Another vocalist, Lailah Young, sings the Bruno Major tune, “Nothing.” She plans to pursue music as a career and says singing on this album has really helped build her confidence. She’s delighted to share the music with the world.

 “I just think it would be exciting for people to see how far I’ve come. I know I’m just 17 now so I have a long way to go, but I feel like the music and this whole class has really helped me. In ninth grade, I was kind of shy and very scared. I didn’t want to do anything. But it has taught me not to be afraid to show my voice, and now I want to pursue music in college because I’m more confident,” says Young, whose voice has quite a dynamic range and a gentle, lilting quality. Her singing is like an angel whispering in your ear.

For high school junior Ezra Yelchin, he thinks being part of this record might help create a pathway to college.

“To have your name on an album that’s going to be in stores is great. If you put that on a college application, or if you’re trying to get a job, people are going to look at it and say, ‘Well, maybe he’ll be good for this thing,’ you know? So, it’s definitely good,” says Yelchin.

But probably the best thing about the unique experience of being able to record and produce an album with your high school music class, according to all the students, is getting to work with Mr. Illko who won a Grammy last month for work with his band, The String Revolution. The award for “Best Arrangement, Instrumental or A Capella” was given to their rendition of the famous Johnny Cash song “Folsom Prison Blues,” where Illko had the rare opportunity to play one of Johnny Cash’s personal guitars, a 1930s Martin. Illko’s current and former students couldn’t contain their excitement when they saw him on TV at the award ceremony on February 4.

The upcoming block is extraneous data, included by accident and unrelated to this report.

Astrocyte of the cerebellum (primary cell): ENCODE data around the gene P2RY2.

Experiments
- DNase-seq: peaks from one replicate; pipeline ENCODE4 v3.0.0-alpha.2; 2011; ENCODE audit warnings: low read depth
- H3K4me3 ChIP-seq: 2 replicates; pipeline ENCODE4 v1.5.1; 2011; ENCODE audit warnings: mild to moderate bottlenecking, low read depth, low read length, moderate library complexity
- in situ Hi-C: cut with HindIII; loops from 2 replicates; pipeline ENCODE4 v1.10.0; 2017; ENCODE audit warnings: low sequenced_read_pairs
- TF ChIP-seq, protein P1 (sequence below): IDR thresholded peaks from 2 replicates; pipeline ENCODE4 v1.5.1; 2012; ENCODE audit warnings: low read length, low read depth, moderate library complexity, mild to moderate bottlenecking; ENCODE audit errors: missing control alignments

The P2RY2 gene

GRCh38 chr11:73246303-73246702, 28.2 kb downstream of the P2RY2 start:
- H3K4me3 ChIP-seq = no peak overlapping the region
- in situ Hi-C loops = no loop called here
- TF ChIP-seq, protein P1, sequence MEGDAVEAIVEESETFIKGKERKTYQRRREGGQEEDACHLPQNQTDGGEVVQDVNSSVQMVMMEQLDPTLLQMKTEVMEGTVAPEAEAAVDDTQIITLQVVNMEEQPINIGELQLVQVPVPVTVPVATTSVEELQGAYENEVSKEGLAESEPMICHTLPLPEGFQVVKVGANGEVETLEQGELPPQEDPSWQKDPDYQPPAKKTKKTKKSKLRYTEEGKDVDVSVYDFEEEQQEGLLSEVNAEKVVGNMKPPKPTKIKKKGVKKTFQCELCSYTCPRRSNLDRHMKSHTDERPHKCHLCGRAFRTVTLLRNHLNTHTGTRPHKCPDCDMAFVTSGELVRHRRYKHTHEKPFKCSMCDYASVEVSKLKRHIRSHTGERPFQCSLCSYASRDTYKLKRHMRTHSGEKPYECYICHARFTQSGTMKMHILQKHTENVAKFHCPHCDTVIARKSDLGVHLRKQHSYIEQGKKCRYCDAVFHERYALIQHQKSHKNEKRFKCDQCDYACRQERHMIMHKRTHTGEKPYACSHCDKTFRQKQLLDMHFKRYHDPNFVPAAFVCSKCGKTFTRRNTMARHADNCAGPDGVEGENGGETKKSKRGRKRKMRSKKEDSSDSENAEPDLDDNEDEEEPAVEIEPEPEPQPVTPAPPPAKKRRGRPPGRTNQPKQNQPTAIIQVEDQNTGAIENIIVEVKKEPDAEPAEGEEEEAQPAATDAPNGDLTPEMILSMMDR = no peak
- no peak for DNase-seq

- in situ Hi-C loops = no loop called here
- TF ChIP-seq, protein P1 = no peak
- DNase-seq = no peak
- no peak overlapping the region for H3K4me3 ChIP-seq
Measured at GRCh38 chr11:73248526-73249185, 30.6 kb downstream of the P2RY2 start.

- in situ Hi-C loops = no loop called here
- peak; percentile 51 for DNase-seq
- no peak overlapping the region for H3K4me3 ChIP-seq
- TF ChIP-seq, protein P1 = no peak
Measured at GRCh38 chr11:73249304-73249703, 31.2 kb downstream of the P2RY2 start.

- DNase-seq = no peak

“I was watching the Grammys with my roommate Ian [Murray],” says Devan Makwana, a bassist who played on the WISH Academy album.

 Both WISH alumni are now engineering students at Cal Poly Pomona and share a dorm room. When it was announced that Illko won, Makwana says it created quite a commotion.

 “We started screaming! And we got a noise complaint because we were too loud. It was a lot of fun. We’re very proud of him!” he says.

 “I can confirm we did get a noise complaint, and the guy down the hall was in a room that was pretty far from us, but he could hear us clear as day, so we were a bit loud,” says a joyful Murray.

Getting to record an album with a Grammy winner is a huge deal for these teens. But Mr. Illko makes it clear he never set out to win awards.

“If you do music, you don’t do it for prizes, right? You just do it because you love it, so I was never interested in awards per se. I think it’s not the goal you should have. But it’s a huge honor because the Grammy voters are all professional musicians, and then to be in the same category as Mick Jagger and Keith Richards and win against them–it’s just unbelievable,” says Illko.

For his students, Mr. Illko doesn’t just provide musical instruction. He sets an example of how to navigate the music industry while taking the time to give back to the community. Winning a Grammy is just icing on the cake.

“I think Mr. Illko really influences us to become better artists,” says Young. “There’s moments where we’re in our heads a lot and just don’t know what to do. And we’re like, ‘How do I sing this, how can I do better?’ And if this is something that we actually want to do, [Mr. Illko’s] going to push us to do it so that we’re able to. He helps us be better as people and not just as students,” she says.

To pay for the record and studio time, the WISH band did several concerts to raise money but also relied on donors. Mr. Illko called in numerous favors and even spent six months in between his busy schedule editing the music, to cut down on costs. It’s an experience he hopes to bring to his future students as well.

In the meantime, Illko says his actual Grammy statue won’t arrive for at least two more months.

“It might go next to my coffee machine, but I’m not sure yet,” he says.

More importantly, he hopes people reading this story will want to get their own physical copy of 2023–either buying the album at Soundsations in the Westchester Triangle or by emailing him at

“I have fantastic students, and they are so very talented! I’m very, very proud of them!” he says.

Story by Shanee Edwards. Photos by Zsuzsi Steiner.